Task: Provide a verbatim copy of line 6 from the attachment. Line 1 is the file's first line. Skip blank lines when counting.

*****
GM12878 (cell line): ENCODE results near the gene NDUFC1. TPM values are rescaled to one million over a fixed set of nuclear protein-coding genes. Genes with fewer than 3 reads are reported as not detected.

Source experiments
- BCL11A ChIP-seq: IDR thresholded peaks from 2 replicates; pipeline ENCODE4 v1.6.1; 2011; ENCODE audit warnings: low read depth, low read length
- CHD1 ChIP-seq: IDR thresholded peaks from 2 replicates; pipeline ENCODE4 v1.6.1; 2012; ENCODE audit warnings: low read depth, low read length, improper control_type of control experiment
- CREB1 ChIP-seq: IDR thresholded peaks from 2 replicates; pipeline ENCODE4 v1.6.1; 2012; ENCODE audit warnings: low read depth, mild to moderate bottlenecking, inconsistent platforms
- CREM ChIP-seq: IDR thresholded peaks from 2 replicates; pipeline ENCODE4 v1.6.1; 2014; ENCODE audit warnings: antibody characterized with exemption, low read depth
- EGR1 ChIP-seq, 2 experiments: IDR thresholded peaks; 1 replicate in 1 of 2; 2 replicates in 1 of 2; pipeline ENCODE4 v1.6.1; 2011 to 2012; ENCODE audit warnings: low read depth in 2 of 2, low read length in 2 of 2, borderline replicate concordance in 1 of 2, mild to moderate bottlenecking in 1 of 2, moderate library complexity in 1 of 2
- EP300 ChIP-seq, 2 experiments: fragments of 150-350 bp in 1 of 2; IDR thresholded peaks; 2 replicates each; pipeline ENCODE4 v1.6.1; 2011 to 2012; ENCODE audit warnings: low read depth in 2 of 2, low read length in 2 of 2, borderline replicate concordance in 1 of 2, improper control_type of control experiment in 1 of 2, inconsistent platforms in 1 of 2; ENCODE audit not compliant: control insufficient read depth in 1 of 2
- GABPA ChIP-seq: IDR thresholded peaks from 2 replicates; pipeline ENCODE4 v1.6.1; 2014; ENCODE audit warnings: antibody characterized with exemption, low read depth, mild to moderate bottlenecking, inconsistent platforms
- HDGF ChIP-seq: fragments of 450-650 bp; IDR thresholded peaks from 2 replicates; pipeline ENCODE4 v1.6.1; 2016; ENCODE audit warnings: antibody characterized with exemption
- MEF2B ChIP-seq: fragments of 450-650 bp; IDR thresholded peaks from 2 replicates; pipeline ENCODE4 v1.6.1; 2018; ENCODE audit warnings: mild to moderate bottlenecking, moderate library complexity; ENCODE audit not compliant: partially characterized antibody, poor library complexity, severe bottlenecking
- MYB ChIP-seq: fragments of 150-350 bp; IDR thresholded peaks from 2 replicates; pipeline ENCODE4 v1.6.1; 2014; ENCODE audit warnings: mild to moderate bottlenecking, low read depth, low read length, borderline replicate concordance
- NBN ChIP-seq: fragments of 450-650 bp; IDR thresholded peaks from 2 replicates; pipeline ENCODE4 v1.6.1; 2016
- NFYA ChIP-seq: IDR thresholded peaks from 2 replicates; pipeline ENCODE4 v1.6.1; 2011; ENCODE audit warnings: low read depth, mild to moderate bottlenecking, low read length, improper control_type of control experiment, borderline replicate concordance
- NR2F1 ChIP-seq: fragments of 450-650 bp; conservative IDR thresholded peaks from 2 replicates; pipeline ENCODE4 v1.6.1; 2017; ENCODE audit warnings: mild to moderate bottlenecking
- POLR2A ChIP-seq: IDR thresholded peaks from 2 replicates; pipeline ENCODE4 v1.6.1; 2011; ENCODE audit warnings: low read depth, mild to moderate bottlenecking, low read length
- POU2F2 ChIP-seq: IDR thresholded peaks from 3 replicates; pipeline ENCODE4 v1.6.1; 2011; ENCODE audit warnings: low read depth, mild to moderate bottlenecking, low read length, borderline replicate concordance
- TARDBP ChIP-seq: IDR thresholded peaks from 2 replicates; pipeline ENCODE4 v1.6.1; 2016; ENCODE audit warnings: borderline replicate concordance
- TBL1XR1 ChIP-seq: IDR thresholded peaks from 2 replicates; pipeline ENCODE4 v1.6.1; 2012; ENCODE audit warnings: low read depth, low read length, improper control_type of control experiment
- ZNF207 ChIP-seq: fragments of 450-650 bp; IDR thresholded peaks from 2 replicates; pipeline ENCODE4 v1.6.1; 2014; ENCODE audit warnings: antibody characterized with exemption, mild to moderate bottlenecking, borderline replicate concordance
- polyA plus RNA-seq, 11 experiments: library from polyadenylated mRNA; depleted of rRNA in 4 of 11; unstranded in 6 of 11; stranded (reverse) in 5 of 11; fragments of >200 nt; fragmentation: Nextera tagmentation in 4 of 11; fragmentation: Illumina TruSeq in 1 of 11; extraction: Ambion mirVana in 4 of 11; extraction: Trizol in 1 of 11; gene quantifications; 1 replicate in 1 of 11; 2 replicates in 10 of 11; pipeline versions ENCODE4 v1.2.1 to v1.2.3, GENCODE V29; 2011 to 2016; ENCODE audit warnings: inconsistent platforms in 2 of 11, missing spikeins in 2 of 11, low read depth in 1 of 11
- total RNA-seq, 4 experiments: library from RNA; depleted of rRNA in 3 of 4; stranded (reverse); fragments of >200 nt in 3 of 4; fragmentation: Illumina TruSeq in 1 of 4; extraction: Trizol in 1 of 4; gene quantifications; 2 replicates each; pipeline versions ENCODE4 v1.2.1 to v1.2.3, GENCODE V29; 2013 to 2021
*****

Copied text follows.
- CREM ChIP-seq: IDR thresholded peaks from 2 replicates; pipeline ENCODE4 v1.6.1; 2014; ENCODE audit warnings: antibody characterized with exemption, low read depth